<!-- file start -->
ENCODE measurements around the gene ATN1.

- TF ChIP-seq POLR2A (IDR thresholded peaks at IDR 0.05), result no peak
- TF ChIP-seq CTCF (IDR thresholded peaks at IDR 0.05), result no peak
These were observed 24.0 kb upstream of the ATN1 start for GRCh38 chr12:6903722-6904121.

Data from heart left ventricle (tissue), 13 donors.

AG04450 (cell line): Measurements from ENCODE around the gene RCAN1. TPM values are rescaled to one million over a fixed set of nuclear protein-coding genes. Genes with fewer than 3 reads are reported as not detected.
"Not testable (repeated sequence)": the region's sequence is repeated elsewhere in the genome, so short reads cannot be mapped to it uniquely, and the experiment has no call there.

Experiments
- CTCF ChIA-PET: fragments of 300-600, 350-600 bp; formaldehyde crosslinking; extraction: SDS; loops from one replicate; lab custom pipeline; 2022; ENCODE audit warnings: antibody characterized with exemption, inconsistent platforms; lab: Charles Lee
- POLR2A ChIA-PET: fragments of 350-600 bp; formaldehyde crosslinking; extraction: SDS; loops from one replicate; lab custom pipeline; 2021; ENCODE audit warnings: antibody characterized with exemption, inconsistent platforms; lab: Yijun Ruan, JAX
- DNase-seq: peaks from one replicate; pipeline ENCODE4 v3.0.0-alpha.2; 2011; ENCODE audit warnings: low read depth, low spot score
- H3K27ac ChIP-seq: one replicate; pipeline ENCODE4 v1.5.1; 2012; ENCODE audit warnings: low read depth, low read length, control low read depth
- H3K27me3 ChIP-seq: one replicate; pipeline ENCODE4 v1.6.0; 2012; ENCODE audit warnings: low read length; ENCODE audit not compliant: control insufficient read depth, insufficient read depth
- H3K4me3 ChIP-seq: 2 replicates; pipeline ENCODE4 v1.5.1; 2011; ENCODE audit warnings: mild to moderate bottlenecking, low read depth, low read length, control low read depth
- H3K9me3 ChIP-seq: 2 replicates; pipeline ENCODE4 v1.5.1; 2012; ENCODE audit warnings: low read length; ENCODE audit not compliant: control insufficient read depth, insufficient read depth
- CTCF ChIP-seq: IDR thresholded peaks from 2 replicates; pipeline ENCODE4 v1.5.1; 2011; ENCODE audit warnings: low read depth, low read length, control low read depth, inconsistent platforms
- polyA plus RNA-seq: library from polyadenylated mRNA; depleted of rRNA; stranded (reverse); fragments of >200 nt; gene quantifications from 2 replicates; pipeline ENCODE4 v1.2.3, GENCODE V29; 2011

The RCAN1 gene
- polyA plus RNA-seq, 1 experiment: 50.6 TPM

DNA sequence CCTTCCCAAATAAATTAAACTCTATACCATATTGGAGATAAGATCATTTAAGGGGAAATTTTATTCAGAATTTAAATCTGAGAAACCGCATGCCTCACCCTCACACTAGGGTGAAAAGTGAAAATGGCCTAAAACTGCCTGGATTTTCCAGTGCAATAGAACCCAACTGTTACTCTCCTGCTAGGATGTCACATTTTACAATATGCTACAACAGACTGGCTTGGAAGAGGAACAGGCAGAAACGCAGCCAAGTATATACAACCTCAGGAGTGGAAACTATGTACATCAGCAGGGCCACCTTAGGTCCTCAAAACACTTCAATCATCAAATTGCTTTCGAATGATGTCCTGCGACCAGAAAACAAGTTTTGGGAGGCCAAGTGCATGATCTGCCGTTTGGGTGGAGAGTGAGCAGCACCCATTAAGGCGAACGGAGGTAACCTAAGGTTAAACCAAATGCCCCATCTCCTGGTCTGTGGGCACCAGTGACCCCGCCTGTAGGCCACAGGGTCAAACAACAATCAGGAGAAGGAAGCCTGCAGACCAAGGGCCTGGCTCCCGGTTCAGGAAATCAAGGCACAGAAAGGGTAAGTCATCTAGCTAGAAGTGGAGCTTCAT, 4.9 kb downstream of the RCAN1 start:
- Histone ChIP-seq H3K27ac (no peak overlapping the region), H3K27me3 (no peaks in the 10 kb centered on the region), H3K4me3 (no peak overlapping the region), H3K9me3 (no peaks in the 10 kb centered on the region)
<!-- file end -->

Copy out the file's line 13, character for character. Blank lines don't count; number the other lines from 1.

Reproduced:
- H3K27me3 ChIP-seq: one replicate; pipeline ENCODE4 v1.6.0; 2012; ENCODE audit warnings: low read length; ENCODE audit not compliant: control insufficient read depth, insufficient read depth